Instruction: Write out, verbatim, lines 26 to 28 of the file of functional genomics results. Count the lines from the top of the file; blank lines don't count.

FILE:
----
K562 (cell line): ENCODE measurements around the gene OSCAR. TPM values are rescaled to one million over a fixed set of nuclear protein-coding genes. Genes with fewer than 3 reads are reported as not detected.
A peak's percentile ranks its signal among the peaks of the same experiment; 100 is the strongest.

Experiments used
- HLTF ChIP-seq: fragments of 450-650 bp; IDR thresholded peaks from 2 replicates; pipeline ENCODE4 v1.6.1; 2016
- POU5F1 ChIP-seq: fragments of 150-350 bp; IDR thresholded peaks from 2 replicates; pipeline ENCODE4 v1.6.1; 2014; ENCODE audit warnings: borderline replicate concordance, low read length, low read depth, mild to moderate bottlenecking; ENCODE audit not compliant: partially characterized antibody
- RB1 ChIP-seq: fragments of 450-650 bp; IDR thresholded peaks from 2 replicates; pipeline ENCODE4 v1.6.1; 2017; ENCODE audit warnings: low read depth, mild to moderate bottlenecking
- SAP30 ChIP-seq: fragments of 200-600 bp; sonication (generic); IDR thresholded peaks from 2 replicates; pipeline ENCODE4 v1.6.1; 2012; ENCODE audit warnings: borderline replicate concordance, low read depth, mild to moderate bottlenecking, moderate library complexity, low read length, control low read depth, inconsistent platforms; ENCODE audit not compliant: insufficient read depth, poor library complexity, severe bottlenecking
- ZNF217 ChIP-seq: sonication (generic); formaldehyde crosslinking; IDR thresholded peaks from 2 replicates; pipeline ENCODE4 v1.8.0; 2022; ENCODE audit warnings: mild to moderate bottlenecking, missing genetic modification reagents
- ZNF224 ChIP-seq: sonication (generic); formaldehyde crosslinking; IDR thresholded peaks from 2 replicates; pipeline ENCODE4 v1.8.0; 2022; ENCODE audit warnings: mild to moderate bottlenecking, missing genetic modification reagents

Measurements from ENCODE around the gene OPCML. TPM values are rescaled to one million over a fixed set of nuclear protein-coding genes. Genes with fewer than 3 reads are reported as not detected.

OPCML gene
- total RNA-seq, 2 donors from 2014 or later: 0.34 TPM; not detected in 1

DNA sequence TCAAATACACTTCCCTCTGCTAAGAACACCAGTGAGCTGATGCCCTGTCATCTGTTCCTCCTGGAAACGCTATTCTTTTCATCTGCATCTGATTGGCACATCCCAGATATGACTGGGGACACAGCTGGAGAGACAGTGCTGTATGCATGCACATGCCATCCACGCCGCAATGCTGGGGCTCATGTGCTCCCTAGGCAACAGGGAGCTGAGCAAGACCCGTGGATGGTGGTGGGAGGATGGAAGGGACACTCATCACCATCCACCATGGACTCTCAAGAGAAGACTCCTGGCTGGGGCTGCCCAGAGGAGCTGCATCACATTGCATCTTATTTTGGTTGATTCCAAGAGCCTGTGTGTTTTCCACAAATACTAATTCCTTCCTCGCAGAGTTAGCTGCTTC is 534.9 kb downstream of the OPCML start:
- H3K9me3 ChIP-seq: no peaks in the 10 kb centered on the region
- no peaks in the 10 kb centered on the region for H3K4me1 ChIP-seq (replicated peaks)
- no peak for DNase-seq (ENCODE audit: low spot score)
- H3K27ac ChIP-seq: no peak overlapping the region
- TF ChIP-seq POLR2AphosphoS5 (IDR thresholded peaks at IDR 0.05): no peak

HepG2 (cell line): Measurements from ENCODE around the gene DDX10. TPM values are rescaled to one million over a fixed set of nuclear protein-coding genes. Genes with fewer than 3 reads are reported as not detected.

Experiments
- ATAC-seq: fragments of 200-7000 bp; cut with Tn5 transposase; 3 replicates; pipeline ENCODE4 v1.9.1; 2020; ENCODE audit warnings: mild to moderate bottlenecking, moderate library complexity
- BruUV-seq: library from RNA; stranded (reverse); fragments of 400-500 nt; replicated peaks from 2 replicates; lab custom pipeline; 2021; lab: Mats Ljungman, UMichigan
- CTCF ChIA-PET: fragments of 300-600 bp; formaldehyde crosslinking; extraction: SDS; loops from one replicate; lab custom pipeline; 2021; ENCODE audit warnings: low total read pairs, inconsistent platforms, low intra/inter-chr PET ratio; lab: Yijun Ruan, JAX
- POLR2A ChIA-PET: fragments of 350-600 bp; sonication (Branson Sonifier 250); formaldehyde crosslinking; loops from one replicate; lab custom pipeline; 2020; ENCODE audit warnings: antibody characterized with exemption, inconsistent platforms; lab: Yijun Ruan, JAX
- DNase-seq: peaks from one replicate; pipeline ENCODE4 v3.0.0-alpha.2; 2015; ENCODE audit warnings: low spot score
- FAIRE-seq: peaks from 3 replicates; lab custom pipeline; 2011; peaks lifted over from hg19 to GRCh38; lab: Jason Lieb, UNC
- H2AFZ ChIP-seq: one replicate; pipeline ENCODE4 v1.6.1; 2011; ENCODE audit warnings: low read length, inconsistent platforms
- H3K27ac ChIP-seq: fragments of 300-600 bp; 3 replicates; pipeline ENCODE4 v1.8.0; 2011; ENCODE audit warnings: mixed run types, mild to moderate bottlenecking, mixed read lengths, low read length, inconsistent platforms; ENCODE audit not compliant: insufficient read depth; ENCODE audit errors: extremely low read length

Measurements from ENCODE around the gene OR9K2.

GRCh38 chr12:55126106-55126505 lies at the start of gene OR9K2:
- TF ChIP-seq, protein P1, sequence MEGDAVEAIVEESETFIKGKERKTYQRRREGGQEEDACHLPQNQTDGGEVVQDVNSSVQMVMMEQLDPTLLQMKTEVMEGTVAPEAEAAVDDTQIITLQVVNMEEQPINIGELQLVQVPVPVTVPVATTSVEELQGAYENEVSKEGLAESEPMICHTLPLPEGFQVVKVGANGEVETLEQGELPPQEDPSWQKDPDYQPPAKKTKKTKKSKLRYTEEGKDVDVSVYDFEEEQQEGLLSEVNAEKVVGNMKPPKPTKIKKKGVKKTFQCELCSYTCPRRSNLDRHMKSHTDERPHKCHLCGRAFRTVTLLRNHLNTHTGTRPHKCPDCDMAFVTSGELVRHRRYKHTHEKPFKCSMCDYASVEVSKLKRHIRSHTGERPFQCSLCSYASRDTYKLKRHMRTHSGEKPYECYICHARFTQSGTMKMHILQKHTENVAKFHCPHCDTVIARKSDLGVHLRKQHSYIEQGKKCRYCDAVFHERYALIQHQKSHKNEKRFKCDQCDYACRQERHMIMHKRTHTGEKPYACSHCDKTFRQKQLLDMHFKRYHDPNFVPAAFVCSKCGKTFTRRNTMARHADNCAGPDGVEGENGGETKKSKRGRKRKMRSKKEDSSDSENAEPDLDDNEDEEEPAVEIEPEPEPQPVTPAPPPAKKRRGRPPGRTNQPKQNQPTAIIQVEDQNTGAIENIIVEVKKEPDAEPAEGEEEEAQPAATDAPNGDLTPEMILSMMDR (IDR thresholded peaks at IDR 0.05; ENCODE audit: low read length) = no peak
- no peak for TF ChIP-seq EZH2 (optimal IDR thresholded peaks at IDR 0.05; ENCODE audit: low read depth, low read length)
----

- FAIRE-seq: peaks from 3 replicates; lab custom pipeline; 2011; peaks lifted over from hg19 to GRCh38; lab: Jason Lieb, UNC
- H2AFZ ChIP-seq: one replicate; pipeline ENCODE4 v1.6.1; 2011; ENCODE audit warnings: low read length, inconsistent platforms
- H3K27ac ChIP-seq: fragments of 300-600 bp; 3 replicates; pipeline ENCODE4 v1.8.0; 2011; ENCODE audit warnings: mixed run types, mild to moderate bottlenecking, mixed read lengths, low read length, inconsistent platforms; ENCODE audit not compliant: insufficient read depth; ENCODE audit errors: extremely low read length